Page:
[Source: “New jail for 195 inmates is immediately necessary,” Press Citizen, 3 May 2013, by John Whiston, a Clinical Professor at the University of Iowa College of Law.]
Every year, my students represent about 100 people charged with indictable misdemeanors. I would be one of the first to say that over-incarceration of non-violent offenders is a real problem. However, I still believe that building a justice center with 195 jail beds is the right thing to do.
The movement in this country to incarcerate people for non-violent offenses and for longer times began in the 1970s and picked up steam with the War on Drugs. Jails became the dumping ground for people with serious mental illness and substance abuse problems. Only very recently, when we began to realize we couldn’t afford to lock up so many people, has the tide slowed at all.
So how do we deal with it? Many local initiatives are already in place. Johnson County already has a mental health jail diversion program that is a national model and our substance abuse diversion programs are also quite good. And over the last two years, our census has edged down.
But before significant improvement can happen, real change has to happen at City Hall and in Des Moines and Washington — to change the laws which, for instance, limit the ability of judges to give deferred judgments, to increase the funding for mental health and substance abuse treatment and to alter policing policies. But, and this is the most important part, that change is going to be a struggle that takes years and with no real promise of success.
To me, the most important issue is how we deal with people currently in jail or likely to end up there in the next few years — while we try to deal with the larger problems. I do not believe it is fair to require those incarcerated in our wealthy community to serve time in inhumane conditions while we try to fix things.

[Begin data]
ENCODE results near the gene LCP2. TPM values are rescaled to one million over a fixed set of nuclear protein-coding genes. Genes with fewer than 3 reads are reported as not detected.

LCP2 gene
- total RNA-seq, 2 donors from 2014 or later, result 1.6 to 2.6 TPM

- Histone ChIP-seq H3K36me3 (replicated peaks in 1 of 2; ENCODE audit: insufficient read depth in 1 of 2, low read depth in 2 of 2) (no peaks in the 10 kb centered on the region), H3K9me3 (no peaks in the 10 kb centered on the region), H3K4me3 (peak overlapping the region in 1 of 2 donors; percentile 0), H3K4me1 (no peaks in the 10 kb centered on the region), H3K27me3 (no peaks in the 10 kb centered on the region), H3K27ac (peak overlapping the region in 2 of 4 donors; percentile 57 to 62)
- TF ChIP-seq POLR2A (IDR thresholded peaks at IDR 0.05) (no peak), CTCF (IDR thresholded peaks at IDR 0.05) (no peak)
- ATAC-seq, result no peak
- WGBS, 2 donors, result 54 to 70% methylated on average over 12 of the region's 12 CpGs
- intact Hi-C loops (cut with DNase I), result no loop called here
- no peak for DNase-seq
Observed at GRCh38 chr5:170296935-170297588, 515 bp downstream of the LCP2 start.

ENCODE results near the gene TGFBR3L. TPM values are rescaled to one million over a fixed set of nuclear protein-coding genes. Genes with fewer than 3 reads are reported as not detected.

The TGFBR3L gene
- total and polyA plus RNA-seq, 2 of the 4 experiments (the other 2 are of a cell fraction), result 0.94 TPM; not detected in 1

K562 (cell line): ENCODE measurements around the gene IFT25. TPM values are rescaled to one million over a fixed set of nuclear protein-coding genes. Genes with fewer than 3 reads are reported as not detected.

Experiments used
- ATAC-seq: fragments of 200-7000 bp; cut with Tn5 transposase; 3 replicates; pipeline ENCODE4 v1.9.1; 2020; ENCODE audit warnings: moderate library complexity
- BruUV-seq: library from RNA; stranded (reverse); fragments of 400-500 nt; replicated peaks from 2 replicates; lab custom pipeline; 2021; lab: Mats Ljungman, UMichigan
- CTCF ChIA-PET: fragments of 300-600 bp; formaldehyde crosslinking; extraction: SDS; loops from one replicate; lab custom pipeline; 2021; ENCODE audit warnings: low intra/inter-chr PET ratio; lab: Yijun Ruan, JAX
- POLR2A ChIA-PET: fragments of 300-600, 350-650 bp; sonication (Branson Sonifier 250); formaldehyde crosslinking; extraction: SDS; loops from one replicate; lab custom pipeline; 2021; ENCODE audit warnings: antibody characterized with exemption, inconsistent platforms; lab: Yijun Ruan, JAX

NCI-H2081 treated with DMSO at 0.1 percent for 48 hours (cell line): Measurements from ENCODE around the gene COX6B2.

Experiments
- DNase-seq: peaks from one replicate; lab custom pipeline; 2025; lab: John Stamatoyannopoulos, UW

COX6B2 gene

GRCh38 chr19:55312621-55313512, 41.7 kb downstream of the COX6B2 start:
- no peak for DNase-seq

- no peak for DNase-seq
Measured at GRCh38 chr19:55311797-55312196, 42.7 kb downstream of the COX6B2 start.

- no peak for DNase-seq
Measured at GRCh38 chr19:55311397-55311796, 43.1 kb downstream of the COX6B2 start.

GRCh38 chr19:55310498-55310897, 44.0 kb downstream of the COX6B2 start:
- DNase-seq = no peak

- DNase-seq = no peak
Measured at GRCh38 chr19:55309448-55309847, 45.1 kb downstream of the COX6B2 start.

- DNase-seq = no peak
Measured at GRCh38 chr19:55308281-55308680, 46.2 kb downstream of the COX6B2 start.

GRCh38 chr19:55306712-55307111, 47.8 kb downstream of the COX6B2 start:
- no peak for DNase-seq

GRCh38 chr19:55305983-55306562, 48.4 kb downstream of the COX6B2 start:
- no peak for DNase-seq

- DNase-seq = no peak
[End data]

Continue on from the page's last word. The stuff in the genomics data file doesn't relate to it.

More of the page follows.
Time in the Johnson County Jail is hard time. Many clients tell us that they would rather do years in a Department of Corrections prison rather than months in our jail. It is terribly crowded — because of the age of our jail, inmates are allotted half the living space required by law. It is noisy, and as the assault last week shows, it is dangerous. Because of over-crowding, there is basically no programing available — no decent exercise facilities, library, religious services, life skills classes or other rehabilitation programs.
I think opponents of the jail who express concern for these inmates need to think long and hard about the wisdom of sentencing thousands of inmates to these conditions for however long it takes us, if the bond issue fails, to again look at the jail.
The current situation of sending inmates out of the county is also inhumane to their families. Family contact is crucial to both inmates’ rehabilitation and to the stability of their families. Exporting inmates also slows down the judicial system and means longer stays in jail. Consulting with my clients or getting them just to sign papers can require hours or even days rather than a matter of minutes. This often means that they spend extra days in jail.
Yes, over-incarceration is a problem, but defeating the jail proposal will do almost nothing to help. The proposed new justice center, on the other hand, would allow the county to offer mental health and substance abuse treatment, educational programing, better discharge planning and related services in the jail. These would help reduce the length of stay and likely reduce recidivism rates.
We need to house inmates for the foreseeable future under the laws we have now. And if something is not done, we will need to revert in just a couple of years to the same practice of exporting them away from family and friends.
In sum, a new jail for 195 inmates is immediately necessary. I hope that you will support it.
About the Author. John Whiston teaches in the University of Iowa College of Law.